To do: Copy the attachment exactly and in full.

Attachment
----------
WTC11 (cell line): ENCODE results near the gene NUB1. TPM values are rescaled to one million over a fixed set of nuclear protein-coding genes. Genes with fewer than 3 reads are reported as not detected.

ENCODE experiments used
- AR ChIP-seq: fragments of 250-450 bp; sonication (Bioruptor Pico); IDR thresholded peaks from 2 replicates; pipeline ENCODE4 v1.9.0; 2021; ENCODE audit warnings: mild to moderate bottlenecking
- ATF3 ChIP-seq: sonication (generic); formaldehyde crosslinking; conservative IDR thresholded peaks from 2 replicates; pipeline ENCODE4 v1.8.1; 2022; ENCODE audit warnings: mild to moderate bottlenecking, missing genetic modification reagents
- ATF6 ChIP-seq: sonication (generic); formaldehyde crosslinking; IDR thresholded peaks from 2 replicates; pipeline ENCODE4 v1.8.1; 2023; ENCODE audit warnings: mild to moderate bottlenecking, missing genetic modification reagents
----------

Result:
WTC11 (cell line): ENCODE results near the gene NUB1. TPM values are rescaled to one million over a fixed set of nuclear protein-coding genes. Genes with fewer than 3 reads are reported as not detected.

ENCODE experiments used
- AR ChIP-seq: fragments of 250-450 bp; sonication (Bioruptor Pico); IDR thresholded peaks from 2 replicates; pipeline ENCODE4 v1.9.0; 2021; ENCODE audit warnings: mild to moderate bottlenecking
- ATF3 ChIP-seq: sonication (generic); formaldehyde crosslinking; conservative IDR thresholded peaks from 2 replicates; pipeline ENCODE4 v1.8.1; 2022; ENCODE audit warnings: mild to moderate bottlenecking, missing genetic modification reagents
- ATF6 ChIP-seq: sonication (generic); formaldehyde crosslinking; IDR thresholded peaks from 2 replicates; pipeline ENCODE4 v1.8.1; 2023; ENCODE audit warnings: mild to moderate bottlenecking, missing genetic modification reagents